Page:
I told the baby hello and reached out for one of her little hands.  I shook the baby’s hand and said Hello back to her and then introduced myself.  I couldn’t stop laughing.  I had been getting angry over what I had assumed was an assault, an insult, rude behavior, hatefulness…and my hater was  actually a baby who just  wanted to say hello.  I walked with the baby and her father until we finally reached the exit and then went our separate ways.

I thought about the situation as I continued walking through the park and watching all of the animals.  I couldn’t stop smiling.  It’s funny how we judge situations before realizing what’s really happening.  How many times in my life have I been angry?  How many times have I gone off on tangents and raged over situations that turned out to be completely different from what I had imagined?  My reality is usually so different from any of my pre-conceived or conditioned viewpoints?  So funny that the times I have been so upset have usually proven to be nothing at all.  How many times have I worried, stressed, and been angry over situations that turned out to be to my advantage?  Lessons to be learned or good things coming my way.  Because sometimes what we fear or what we believe to be a threat is really nothing more than a blessing, a message, or a baby who just wants to say Hi!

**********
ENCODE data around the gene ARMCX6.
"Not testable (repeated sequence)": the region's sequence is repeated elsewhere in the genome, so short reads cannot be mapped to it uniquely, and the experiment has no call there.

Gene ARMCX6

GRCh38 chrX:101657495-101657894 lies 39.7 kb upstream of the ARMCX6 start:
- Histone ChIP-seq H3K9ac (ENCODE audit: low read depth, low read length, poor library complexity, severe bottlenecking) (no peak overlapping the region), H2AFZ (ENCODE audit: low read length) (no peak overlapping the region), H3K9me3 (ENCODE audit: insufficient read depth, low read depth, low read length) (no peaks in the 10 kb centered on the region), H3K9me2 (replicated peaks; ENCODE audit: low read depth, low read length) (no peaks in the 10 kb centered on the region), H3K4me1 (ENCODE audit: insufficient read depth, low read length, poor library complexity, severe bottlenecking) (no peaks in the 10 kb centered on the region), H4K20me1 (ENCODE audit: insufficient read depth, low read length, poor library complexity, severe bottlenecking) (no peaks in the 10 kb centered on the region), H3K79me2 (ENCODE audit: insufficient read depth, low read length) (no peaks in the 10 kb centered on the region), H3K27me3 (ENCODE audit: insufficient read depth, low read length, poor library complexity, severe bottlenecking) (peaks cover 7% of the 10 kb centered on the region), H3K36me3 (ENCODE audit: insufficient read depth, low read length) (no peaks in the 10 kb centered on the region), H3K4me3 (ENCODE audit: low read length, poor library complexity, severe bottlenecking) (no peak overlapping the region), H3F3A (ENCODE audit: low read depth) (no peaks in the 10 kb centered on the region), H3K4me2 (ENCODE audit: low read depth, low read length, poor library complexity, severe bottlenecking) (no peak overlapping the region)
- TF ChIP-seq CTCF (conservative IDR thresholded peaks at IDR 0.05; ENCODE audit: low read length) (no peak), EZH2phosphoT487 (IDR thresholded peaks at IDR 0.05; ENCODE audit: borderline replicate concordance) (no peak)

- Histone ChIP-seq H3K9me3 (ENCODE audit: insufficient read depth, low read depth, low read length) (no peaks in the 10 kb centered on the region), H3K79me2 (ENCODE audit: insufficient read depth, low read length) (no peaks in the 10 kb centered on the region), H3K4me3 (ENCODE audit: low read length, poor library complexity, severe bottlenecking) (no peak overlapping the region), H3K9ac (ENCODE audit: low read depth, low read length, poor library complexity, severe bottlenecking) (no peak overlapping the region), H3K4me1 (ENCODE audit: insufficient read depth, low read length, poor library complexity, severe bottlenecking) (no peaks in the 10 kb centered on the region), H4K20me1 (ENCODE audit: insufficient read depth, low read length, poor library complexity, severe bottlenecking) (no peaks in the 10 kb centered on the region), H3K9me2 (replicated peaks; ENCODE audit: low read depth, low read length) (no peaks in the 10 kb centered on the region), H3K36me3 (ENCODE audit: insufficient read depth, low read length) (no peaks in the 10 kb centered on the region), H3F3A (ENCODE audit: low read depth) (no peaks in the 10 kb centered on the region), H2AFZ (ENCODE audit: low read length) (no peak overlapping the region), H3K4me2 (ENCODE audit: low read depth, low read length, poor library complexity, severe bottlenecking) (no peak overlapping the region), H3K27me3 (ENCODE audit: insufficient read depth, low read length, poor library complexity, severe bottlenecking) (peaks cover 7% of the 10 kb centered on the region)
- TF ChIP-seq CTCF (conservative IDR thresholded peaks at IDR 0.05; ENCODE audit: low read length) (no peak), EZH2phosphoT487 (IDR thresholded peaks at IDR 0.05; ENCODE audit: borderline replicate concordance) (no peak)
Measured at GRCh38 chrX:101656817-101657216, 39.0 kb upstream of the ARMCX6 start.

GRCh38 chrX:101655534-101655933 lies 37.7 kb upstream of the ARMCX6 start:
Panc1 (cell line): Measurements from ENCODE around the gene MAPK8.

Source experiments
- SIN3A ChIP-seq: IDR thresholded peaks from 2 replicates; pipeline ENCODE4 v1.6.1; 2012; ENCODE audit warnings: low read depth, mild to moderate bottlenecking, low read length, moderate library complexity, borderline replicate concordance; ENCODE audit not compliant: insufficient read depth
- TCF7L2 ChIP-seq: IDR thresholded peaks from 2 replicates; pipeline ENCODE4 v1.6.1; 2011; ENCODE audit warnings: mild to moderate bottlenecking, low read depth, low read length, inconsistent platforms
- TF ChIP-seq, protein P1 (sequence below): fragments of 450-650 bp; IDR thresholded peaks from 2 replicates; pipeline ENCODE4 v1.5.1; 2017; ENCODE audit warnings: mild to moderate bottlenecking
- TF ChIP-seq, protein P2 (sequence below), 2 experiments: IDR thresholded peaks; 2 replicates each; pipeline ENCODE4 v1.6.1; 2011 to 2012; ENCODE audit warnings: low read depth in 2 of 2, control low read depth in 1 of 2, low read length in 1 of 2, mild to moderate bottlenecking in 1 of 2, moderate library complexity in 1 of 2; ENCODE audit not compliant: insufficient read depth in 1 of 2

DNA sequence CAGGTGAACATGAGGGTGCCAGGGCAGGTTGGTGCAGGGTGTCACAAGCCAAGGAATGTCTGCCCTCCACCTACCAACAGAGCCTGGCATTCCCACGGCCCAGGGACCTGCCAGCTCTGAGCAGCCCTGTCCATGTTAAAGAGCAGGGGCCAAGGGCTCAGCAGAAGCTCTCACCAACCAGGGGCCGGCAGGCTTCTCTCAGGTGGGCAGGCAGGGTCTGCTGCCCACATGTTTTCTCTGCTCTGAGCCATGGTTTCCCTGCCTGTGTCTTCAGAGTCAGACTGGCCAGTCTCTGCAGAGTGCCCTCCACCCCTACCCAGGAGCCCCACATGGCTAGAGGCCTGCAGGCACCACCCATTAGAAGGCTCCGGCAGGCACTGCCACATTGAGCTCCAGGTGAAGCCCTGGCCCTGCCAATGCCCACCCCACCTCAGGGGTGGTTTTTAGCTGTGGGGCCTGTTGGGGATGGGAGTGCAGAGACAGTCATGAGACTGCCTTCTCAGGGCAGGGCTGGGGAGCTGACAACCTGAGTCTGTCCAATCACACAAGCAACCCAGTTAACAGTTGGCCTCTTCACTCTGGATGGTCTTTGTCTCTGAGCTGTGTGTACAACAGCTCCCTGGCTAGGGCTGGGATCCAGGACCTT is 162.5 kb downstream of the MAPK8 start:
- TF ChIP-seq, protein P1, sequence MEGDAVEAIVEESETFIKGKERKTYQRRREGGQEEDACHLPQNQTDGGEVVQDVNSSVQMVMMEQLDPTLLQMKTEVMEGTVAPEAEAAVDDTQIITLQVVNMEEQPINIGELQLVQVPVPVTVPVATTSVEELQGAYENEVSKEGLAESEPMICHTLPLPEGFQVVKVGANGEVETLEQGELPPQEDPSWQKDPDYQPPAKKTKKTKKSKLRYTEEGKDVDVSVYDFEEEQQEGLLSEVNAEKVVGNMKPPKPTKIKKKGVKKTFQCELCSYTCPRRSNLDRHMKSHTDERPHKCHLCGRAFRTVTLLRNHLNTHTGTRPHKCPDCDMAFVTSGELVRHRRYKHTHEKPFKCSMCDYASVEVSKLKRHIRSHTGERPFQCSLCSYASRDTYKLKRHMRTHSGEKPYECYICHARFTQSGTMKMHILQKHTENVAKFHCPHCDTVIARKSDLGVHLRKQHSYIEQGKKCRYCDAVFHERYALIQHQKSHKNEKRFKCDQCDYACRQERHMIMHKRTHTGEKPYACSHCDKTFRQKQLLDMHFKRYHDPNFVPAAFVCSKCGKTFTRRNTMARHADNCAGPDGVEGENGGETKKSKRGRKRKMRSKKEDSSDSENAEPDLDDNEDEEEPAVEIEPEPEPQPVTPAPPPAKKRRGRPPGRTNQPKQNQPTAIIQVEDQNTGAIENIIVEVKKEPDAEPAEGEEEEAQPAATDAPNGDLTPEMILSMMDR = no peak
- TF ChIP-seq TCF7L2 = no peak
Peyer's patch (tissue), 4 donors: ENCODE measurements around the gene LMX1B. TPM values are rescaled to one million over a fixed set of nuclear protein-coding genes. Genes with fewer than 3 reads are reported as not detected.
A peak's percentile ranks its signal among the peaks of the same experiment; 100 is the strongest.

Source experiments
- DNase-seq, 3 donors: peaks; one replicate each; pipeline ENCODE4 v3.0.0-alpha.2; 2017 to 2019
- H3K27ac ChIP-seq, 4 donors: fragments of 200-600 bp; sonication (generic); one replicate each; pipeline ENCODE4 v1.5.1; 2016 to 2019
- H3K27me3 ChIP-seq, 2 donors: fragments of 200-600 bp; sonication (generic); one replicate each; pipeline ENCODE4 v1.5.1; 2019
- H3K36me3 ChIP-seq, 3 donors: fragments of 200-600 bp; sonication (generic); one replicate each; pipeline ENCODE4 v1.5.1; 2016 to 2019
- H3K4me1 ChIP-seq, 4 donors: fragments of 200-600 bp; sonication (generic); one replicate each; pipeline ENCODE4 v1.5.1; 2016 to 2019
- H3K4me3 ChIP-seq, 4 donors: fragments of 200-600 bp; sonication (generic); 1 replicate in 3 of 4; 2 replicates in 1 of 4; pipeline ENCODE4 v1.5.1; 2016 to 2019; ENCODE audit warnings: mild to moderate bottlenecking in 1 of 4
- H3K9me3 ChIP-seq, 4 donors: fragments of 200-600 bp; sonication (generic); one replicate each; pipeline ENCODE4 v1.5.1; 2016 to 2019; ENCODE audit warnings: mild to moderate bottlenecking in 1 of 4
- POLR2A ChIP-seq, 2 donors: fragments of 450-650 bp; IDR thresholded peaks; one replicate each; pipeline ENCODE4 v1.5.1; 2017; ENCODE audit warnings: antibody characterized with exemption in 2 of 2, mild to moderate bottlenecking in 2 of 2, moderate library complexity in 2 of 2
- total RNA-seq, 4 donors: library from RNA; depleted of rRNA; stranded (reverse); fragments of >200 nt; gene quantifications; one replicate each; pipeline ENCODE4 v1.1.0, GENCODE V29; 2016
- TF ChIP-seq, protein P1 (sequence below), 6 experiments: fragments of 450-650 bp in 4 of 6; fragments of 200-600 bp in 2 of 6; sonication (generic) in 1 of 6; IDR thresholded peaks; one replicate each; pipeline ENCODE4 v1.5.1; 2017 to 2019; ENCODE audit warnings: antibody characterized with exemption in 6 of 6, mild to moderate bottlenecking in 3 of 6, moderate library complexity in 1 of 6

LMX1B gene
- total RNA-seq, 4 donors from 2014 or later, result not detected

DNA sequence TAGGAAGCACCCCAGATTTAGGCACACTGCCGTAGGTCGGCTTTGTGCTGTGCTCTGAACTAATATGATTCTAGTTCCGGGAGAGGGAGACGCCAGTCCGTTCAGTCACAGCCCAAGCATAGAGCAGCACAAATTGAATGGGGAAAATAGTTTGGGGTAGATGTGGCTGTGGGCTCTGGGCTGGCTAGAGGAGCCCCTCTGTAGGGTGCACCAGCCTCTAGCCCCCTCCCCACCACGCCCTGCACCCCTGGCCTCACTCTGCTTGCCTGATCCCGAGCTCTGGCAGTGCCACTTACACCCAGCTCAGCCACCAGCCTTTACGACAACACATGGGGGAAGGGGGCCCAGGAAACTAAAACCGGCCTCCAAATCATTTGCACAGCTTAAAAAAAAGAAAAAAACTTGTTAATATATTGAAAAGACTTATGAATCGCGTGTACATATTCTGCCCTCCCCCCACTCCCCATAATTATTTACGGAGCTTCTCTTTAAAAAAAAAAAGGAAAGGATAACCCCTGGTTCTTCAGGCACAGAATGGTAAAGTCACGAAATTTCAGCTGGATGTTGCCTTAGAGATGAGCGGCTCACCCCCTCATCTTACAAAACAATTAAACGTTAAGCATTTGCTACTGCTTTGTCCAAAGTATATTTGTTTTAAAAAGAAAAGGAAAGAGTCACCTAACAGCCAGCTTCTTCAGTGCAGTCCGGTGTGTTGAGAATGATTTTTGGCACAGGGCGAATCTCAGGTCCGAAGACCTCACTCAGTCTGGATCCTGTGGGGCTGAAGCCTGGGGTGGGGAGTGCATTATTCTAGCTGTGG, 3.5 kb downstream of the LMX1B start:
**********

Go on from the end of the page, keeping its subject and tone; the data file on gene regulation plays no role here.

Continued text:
New Year’s Resolutions

I almost didn’t go to the gym on New Year’s Eve, December 31, 2015.  I expected it to be uncomfortably crowded.  I don’t worry about exercising in front of other people.  I don’t care if people are watching me even when I’ve done some really stupid things.  For instance, one day, I accidentally hit the emergency stop instead of the pause button on the treadmill and went flying off of the belt and landed on my bottom on the hard concrete floor.  Another time, I walked right into a large, white rack and cracked my head on a forty-pound weight.  I’ve fallen over while doing squats and dropped barbells on my feet.  Whenever I fall over, run into walls, and drop things, I always try to pretend that it was something I had meant to do and it didn’t hurt a bit.  I don’t think anyone believes me and I seriously doubt anyone has gained work out tips from watching me.  I have been laughed at, mocked, ridiculed, and teased all in an effort to keep myself in shape.